Geothermal energy refers to the heat derived from the earth’s subsurface, which is channeled through water or steam to the top. Depending on its specific characteristics, geothermal energy may be used for heating and cooling purposes or harnessed to produce renewable electricity.
The principal differentiators are that they do not rely on weather conditions and have very high capacity variables; for these reasons, geothermal power plants are capable of supplying electricity at base load and, in certain scenarios, of supplying ancillary services for short and long-term sustainability.
Research shows a 5% hike in the number of geothermal energy power-plants across Europe compared to 2019. These statistics will only grow higher in the years that will follow. Scientists are working hard to make this resource more affordable and increase its efficiency.
Hurdles Faced by Geothermal Plants in Europe
- The temperature and pressure levels required for the drilling are extremely high, going up to 450 degrees Celsius in some cases.
- Due to the adverse pressure and temperature requirements, the equipment and infrastructure of the plant are jeopardized, and its lifespan decreases.
- The casings change their shape when the wells are maintained by constant cooling and heating due to thermal expansion in high temperatures.
- The geological layers causing earthquakes can be reinstated by destabilizing the unstable equilibrium at depth with geothermal wells. Researchers have studied the seismic activity associated with geothermal exploration in search of supercritical fluids. They discovered the drilling did trigger unregulated seismic activity in some cases.
- Geothermal energy production from the ground results in the emission of greenhouse gases such as hydrogen sulfide, carbon dioxide, methane, and ammonia. The amount of gas emitted is, however, considerably smaller than in the case of fossil fuels. Researchers are looking for a way to lower the emissions even further.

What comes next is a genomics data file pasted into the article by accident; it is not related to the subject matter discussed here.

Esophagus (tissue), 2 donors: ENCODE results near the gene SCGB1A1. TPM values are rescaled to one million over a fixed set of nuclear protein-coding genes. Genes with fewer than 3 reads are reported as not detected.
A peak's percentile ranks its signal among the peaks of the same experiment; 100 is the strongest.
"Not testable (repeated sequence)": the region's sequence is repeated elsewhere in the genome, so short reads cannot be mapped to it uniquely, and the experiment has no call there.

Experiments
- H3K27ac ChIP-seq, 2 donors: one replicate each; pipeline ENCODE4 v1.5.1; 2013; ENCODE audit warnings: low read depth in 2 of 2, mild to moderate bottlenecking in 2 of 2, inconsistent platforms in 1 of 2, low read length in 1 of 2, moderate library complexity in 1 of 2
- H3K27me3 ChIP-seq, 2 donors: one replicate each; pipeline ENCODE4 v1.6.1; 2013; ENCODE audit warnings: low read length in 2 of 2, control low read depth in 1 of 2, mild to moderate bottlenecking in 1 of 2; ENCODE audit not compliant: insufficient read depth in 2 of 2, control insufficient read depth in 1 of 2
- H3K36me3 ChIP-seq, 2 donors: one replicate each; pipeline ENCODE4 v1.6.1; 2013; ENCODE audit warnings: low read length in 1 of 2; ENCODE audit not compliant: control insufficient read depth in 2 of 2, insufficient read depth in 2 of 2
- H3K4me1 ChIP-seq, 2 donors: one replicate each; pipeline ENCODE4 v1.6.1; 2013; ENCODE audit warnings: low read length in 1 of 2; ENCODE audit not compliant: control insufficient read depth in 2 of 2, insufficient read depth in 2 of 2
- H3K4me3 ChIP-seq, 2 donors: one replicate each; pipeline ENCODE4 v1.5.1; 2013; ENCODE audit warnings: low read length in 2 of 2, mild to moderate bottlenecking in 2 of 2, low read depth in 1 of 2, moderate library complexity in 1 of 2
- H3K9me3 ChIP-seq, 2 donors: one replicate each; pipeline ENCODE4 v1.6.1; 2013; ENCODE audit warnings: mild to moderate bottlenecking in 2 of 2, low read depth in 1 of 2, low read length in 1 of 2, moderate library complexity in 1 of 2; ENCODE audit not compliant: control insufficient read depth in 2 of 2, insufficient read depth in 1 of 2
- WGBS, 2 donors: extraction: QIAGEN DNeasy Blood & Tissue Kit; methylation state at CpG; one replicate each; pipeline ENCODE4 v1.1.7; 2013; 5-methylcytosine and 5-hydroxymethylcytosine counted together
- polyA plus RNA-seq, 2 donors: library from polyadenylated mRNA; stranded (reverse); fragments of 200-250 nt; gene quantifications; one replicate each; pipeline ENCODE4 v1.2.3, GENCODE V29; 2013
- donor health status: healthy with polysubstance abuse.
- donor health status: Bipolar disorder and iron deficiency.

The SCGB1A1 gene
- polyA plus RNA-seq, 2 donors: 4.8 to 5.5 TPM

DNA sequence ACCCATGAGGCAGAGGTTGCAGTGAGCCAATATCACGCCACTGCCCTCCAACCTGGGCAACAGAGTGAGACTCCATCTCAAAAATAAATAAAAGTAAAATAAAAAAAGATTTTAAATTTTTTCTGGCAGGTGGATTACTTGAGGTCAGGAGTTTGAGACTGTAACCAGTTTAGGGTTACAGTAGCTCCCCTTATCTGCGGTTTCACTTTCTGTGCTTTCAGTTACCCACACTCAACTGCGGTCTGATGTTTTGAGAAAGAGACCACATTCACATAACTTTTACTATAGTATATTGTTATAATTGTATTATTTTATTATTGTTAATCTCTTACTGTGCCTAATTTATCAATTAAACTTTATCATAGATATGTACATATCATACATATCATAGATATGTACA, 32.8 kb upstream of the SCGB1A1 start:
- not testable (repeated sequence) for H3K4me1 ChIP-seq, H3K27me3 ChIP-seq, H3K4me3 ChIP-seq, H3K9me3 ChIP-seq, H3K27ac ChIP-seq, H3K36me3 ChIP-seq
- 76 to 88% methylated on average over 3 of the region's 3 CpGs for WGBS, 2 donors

- The cost of setting up and running the plants is extravagant, although the long term returns in a period of five to ten years seem promising.
Geothermal plants meet the majority of the electricity requirements of Iceland. Nesjavellir Geothermal Power Station, which produces 120 megawatts of electrical power, is the second-largest facility in Iceland.
Researchers are testing new technologies through constant drilling of fully automated rigs in Iceland, which helps overcome the hurdles mentioned earlier and reduce production costs. As part of a European research project coordinated by the Isor Iceland GeoSurvey Institute in Reykjavik, the technology has been developed by scientists.
Isor, together with some other renowned research institutions, including IRIS in Norway, GFZ in Germany, TNO in the Netherlands, and BRGM in France, is one of the stakeholders in the Geowell Project of the European Union. Geowell strives to enhance efficient, cost-effective, and environmentally friendly technologies for the design, production, and surveillance of geothermal wells at high temperatures, contributing to the improvement of this technology.
Typically, the mechanism is set when the various parts of the pipes are connected. But instead, our flexible couplings allow the couplings to extend into the shaft. This ensures we strip away the tension. When the well is cooled down again, then it can reopen.
Unlike other regions of Europe, such as Greece, Turkey, Azores, and Italy, where potential resources are found at much greater depths (about 5-6 kilometers), these flexible couplings can operate at a meager 2-kilometer depth. Less depth means that the good casings do not have to be long, which significantly reduces problems they may cause.
The material used in the equipment is set to high industry standards and ensures longevity and better safety standards. Moreover, since the drilling contributes to 30-35% of the total cost, it is essential to lower the costs to increase returns, reduce energy bills, and provide promising results for the consumers in ongoing years. Convincing the drilling industry workers to move toward the new equipment set-up instead of the conventional methods is also a task.
- Reduced costs.
- Expansion of casings can be avoided to a significant extent.
- Less depth is required, allowing lower maintenance costs.
- A more reliable and efficient source of energy production creates minimal harm to the environment.